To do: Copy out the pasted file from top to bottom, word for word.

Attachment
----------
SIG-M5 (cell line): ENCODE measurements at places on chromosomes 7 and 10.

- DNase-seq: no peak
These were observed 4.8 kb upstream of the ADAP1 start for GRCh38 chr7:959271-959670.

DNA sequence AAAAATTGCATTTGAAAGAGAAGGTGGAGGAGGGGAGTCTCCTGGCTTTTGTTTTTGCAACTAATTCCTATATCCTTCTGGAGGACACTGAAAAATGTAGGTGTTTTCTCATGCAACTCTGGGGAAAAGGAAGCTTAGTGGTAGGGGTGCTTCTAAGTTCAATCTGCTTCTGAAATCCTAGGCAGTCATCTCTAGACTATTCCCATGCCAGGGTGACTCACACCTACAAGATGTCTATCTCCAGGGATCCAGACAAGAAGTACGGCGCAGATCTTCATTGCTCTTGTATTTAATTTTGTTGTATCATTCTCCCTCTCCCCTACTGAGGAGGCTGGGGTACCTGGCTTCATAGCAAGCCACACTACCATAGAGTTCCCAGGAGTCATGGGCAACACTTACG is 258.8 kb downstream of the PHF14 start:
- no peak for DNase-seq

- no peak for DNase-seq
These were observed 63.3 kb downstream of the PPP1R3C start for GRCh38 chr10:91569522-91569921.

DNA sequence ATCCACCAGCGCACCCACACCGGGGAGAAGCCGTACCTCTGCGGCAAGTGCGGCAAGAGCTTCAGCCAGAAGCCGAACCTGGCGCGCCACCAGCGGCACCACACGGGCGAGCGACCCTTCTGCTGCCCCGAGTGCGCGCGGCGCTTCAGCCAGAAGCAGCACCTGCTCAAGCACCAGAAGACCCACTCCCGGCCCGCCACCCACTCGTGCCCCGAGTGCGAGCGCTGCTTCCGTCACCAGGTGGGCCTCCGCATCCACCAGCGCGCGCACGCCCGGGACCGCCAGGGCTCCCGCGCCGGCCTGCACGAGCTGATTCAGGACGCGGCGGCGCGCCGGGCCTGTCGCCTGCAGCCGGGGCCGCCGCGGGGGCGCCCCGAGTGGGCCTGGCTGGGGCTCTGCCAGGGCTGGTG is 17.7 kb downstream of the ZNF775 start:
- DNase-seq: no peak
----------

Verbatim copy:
SIG-M5 (cell line): ENCODE measurements at places on chromosomes 7 and 10.

- DNase-seq: no peak
These were observed 4.8 kb upstream of the ADAP1 start for GRCh38 chr7:959271-959670.

DNA sequence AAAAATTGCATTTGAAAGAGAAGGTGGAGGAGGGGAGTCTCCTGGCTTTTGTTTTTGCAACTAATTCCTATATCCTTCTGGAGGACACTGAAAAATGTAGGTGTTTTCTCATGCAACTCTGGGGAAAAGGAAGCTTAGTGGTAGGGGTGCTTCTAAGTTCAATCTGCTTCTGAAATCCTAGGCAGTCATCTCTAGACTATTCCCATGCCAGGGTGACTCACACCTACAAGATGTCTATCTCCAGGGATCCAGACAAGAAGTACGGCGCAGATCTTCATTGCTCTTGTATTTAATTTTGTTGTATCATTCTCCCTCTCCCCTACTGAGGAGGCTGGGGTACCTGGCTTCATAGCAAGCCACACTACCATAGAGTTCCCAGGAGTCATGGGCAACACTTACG is 258.8 kb downstream of the PHF14 start:
- no peak for DNase-seq

- no peak for DNase-seq
These were observed 63.3 kb downstream of the PPP1R3C start for GRCh38 chr10:91569522-91569921.

DNA sequence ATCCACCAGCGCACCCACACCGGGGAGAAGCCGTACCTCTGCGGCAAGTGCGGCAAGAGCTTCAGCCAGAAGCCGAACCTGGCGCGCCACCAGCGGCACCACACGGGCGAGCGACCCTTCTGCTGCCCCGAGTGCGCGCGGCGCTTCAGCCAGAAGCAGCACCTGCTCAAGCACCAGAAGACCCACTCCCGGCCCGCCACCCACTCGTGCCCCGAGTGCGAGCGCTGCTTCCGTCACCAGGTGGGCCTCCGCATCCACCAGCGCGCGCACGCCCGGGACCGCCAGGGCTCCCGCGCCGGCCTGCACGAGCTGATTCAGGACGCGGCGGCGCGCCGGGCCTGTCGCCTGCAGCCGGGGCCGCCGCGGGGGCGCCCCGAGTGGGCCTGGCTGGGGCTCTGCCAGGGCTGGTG is 17.7 kb downstream of the ZNF775 start:
- DNase-seq: no peak